Ex-police officer avoids jail time after sharing explicit photos of arrested woman

| 19.02,19. 04:42 PM |

Ex-police officer avoids jail time after sharing explicit photos of arrested woman

Photo: Former police officer Steven Albee outside court being shielded by a family member. (ABC News: Kathleen Calderwood)

An ex-police officer has narrowly avoided jail time after he shared explicit photos of a woman he had arrested.

Steven Albee, now 29, was working at a traffic stop in Sydney's west in April 2017 when a woman refused a roadside drug test.

She was taken to the police cells at St Marys where her mobile phone was analysed, and four intimate and explicit photos of her and her partner were found.

Albee then sent two of those photos in a Facebook group chat to four police colleagues.

He pleaded guilty to the offence in November and was today given a two-year good behaviour bond.

Albee looked unwell throughout the proceedings, leaving the court room periodically and having to sit down in the middle of his sentencing.

He was later attended to by a paramedic and left the court in an ambulance.

Cop 'likely suffering from PTSD'

Magistrate Jennifer Atkinson said Albee would have gone to jail if not for a letter from the police force detailing his "significant assistance" to authorities.

She said it was a confidential matter and did not go into further detail.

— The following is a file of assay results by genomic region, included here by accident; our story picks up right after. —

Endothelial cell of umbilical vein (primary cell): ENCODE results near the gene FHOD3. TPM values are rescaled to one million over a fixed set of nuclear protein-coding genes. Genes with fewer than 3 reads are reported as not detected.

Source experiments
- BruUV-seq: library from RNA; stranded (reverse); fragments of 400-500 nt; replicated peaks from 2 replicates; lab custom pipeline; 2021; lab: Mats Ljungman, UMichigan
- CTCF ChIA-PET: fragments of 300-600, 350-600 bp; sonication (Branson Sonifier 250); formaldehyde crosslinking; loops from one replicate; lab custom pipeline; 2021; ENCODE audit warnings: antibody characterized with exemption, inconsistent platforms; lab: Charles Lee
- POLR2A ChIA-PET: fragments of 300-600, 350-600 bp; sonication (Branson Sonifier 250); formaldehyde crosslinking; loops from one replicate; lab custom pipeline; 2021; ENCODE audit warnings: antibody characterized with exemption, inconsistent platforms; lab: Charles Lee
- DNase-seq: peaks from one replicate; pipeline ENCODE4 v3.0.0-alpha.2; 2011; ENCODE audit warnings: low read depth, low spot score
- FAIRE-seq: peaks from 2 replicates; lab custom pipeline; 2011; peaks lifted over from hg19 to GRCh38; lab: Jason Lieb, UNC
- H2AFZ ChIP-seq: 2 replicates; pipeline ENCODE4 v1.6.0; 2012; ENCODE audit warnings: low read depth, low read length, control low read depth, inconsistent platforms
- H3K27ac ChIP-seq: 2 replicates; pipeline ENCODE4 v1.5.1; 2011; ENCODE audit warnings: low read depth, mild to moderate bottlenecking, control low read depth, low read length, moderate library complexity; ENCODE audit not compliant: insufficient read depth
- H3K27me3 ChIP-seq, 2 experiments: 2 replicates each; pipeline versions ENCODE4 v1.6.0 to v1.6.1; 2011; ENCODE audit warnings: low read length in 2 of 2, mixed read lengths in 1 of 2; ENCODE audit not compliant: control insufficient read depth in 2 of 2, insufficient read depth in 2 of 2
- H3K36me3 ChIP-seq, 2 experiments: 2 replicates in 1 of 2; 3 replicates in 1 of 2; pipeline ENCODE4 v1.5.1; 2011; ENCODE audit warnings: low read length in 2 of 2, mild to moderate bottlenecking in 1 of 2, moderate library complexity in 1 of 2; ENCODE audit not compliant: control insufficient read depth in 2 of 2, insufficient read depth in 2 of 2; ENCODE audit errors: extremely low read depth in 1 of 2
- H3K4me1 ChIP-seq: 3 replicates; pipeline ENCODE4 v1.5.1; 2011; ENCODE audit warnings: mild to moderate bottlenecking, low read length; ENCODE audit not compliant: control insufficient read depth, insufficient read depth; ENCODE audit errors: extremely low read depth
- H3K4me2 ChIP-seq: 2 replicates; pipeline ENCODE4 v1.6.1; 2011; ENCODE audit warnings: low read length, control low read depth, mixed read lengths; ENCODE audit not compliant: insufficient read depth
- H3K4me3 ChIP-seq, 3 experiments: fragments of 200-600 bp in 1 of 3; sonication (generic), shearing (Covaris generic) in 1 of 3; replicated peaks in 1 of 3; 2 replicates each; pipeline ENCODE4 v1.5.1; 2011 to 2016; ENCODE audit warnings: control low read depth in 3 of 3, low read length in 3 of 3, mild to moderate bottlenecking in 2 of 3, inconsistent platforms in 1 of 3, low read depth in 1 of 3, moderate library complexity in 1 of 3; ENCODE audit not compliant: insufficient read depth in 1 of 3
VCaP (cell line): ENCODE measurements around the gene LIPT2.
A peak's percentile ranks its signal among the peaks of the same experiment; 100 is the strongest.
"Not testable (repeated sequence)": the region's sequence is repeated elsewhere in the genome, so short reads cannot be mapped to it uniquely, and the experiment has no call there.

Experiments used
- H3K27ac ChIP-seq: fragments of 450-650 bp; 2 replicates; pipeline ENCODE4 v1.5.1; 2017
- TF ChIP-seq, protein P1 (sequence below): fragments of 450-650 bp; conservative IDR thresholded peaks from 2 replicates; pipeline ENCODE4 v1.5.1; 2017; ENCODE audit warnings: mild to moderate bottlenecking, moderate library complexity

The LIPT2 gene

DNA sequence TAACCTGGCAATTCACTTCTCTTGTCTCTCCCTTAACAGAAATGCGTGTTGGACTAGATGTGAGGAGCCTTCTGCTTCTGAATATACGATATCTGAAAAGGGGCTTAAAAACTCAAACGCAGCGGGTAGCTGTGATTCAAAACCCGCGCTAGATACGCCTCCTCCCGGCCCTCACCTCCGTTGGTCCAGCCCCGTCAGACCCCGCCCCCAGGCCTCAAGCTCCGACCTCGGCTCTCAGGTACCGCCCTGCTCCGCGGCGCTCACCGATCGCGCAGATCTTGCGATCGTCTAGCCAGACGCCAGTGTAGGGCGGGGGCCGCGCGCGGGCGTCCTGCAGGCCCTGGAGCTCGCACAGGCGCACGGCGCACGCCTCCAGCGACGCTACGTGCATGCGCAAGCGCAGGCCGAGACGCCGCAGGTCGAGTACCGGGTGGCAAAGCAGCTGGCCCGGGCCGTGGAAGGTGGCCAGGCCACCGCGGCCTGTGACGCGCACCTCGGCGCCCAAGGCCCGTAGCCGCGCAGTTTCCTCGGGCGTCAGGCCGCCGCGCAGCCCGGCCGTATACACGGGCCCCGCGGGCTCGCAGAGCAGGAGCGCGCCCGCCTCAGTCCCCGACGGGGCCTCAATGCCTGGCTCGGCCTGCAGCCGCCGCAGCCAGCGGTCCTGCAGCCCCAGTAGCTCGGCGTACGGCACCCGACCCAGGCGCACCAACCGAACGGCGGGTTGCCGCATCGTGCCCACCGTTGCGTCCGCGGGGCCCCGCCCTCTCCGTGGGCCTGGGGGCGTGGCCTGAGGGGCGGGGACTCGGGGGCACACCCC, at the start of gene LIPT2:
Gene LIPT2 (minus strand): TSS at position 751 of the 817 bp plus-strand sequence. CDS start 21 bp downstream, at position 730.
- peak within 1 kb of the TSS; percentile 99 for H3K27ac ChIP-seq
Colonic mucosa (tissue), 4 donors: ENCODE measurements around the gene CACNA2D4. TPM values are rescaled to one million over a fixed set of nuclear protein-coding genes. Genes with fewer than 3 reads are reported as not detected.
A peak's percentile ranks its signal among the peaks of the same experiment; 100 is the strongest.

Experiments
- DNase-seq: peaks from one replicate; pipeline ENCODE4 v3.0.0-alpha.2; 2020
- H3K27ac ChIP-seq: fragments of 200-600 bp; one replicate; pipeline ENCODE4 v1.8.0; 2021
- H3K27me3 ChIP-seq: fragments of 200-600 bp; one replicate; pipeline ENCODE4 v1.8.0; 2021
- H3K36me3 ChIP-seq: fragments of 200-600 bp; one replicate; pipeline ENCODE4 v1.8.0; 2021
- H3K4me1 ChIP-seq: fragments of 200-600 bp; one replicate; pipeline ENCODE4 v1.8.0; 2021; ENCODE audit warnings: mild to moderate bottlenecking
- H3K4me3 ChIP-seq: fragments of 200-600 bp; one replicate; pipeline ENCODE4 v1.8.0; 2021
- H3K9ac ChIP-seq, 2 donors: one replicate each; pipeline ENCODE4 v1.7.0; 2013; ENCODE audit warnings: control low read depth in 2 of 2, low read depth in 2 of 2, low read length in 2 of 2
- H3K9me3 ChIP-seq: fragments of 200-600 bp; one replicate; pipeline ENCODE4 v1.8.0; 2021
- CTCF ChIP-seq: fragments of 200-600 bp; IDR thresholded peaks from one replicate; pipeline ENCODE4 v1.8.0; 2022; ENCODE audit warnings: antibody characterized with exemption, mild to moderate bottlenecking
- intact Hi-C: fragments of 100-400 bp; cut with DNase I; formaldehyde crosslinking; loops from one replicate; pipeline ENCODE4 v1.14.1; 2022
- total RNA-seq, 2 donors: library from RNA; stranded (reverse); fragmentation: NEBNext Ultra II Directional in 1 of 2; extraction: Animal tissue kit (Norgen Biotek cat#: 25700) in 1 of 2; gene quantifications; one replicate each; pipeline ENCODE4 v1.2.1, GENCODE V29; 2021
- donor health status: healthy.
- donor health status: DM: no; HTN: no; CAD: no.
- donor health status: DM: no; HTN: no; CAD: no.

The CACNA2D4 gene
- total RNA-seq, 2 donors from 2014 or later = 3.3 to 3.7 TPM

She also referred to a doctor's report saying Albee was likely suffering from PTSD at the time.

"You've accepted the consequence of your behaviour and you've resigned from the police force," Magistrate Atkinson said.

"Police are in a unique position, they are given an important role … they are privy to a significant amount of very sensitive information and there are strict guidelines as to what a police officer may or may not do.

"People need to understand they cannot use that data except in the way it is meant to be used."

The two people in the photos said they were angry, upset and embarrassed that the photos had been distributed by Albee.

Magistrate Atkinson said the offending was in the mid-range of seriousness, and recorded a conviction.

"You need to understand — the community needs to understand — this is serious," she told Albee in the sentencing.

Offences 'flagrantly contradicted' community expectations

Prosecutor Karthigeyan Kanagasabapathy said Albee's conduct did not meet the community's expectations of police officers.

"[He] engaged in this conduct using the powers of a serving police officer … with the resources that are given to a serving police officer for the safety of the community," he said.

"The offences flagrantly contradicted the expectations of the community of how they'd expect even just an ordinary citizen to behave, let alone [a police officer]."

Albee's lawyer Warwick Anderson said his client was very remorseful for what he had done.

"He's paid a very heavy price for what people would consider a silly mistake," he said.

"He's horrified, he's lost his career."

Mr Anderson said he did not know why his client had sent the photos and he had apologised to the victims.

After the sentencing, Albee lay on a couch in the foyer of the Downing Centre Court until he left in an ambulance, with family attempting to shield him from the media.


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